Wednesday, 8 June 2016
WARATAH WOULD NOT HAVE HAD A 'LOOK IN'.
The Mercury (Hobart) Monday 21 March, 1910.
Mr. Rider, who was second officer of
the steamer Clan MacIntyre, which
spoke the missing steamer Waratah
after she left Durban for Capetown,
was a passenger by the RMS Ionic,
which left Hobart on Saturday, in
tinuation of her voyage from London
to Wellington. In conversation with a
representative of "The Mercury" Mr.
Rider said the Clan MacIntyre, which
was a vessel of 4,807 tons, left Durban
earlier in the day than the Waratah,
and was bound for London. At 5
o'clock the next morning the Waratah
passed the Clan MacIntyre. The chief
and fourth officers were on the bridge of
the latter vessel at the time. Signals
were exchanged between the steamers
with the aid of the Morse lamp. The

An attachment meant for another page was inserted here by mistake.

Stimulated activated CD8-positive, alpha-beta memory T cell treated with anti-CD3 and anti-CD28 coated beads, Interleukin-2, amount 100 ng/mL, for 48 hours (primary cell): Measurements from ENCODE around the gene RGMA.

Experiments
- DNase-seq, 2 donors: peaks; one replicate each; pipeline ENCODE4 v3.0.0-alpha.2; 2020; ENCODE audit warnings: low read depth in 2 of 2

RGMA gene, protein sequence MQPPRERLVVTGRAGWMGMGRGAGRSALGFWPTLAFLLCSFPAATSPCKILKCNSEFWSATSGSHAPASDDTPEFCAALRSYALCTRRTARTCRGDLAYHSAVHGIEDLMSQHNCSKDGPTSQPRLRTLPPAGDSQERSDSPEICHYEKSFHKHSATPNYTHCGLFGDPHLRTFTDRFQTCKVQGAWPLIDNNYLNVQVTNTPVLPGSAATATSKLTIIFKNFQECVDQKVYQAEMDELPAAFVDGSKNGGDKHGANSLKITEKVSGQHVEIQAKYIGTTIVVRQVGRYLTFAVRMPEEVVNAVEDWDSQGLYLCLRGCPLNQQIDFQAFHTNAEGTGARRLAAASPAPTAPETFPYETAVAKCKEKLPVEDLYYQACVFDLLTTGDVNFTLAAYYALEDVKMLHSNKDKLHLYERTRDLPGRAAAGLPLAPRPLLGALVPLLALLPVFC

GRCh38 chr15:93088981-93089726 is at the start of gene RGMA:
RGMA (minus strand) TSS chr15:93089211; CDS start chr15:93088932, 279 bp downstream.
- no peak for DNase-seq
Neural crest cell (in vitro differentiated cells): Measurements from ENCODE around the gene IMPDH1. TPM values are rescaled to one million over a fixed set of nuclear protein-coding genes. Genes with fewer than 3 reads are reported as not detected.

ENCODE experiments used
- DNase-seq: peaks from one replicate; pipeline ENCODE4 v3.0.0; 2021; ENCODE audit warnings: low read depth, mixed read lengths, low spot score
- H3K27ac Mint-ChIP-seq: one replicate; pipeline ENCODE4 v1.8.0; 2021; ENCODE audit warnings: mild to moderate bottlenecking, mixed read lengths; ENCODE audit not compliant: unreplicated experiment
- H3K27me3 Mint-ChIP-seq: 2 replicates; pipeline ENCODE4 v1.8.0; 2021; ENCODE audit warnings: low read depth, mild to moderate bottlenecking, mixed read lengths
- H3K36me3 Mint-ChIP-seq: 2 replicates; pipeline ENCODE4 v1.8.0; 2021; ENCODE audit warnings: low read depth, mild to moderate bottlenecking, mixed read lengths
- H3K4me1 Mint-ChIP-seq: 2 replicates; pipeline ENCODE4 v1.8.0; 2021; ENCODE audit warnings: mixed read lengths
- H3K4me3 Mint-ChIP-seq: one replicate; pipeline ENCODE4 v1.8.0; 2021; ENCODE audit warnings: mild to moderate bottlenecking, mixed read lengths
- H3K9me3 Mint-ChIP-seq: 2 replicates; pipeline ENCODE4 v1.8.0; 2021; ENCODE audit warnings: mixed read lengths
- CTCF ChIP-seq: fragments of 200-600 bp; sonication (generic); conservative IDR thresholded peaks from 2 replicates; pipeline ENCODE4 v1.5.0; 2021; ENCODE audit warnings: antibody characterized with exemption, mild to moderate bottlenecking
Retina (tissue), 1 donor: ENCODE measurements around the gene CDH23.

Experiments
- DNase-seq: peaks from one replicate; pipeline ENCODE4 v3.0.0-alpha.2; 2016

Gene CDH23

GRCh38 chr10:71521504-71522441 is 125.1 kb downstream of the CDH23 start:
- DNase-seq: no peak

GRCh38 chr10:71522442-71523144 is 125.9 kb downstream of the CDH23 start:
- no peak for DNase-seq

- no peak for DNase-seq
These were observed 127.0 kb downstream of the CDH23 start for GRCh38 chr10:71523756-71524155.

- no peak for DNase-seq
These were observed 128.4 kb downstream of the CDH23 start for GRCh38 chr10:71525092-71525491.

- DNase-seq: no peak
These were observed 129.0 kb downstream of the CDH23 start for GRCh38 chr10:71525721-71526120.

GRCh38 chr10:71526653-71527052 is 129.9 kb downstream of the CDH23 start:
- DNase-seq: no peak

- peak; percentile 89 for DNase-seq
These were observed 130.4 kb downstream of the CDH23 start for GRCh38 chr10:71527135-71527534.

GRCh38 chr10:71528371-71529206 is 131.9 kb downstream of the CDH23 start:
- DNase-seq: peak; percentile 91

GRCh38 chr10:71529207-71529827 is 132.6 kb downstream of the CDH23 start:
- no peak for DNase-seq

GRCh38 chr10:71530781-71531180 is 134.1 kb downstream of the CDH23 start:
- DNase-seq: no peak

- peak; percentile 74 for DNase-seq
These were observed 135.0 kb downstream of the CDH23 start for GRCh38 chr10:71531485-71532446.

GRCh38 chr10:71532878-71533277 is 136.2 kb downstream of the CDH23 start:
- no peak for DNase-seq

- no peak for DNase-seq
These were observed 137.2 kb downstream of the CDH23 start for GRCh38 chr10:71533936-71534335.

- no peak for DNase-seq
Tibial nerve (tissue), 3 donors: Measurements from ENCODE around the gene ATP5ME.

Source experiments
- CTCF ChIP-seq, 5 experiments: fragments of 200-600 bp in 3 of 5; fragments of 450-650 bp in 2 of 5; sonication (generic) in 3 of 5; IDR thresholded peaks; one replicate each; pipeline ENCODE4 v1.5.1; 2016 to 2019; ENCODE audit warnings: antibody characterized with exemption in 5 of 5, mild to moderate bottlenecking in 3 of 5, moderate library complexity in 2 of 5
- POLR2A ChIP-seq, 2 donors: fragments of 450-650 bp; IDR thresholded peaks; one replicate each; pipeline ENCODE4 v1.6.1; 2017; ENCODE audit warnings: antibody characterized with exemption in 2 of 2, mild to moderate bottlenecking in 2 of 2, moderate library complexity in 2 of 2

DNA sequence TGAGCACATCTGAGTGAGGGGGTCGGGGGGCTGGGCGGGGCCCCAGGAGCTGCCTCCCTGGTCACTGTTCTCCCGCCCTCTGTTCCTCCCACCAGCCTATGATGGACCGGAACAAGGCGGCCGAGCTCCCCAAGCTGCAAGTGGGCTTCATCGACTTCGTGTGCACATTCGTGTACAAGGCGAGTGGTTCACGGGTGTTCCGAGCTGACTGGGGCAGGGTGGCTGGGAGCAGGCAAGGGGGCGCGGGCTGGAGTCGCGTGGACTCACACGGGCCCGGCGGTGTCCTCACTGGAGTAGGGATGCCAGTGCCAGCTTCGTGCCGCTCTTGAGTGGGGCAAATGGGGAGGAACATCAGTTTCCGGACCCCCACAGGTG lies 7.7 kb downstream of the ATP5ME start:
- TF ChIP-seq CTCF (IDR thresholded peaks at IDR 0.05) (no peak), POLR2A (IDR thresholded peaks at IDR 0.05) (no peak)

Waratah was then all right The
weather was fine and the sea smooth.
The same night it came on to blow from
the westward, and a tremendous sea
got up. The Clan MacIntyre, which
had been steaming at the rate of 11 to
11 1/2 knots an hour was unable to make
any headway against the gale. In fact,
she was driven back 33 miles in the
24 hours. The gale then moderated,
and the Clan MacIntyre was able to
make headway again.
seen of the Waratah during the gale.
Mr. Rider said the sea was wall-like in
its formation, and tremendously high.
If anything went wrong in the engine
room of the Waratah she would not
have had "a look in".
andrew van rensburg
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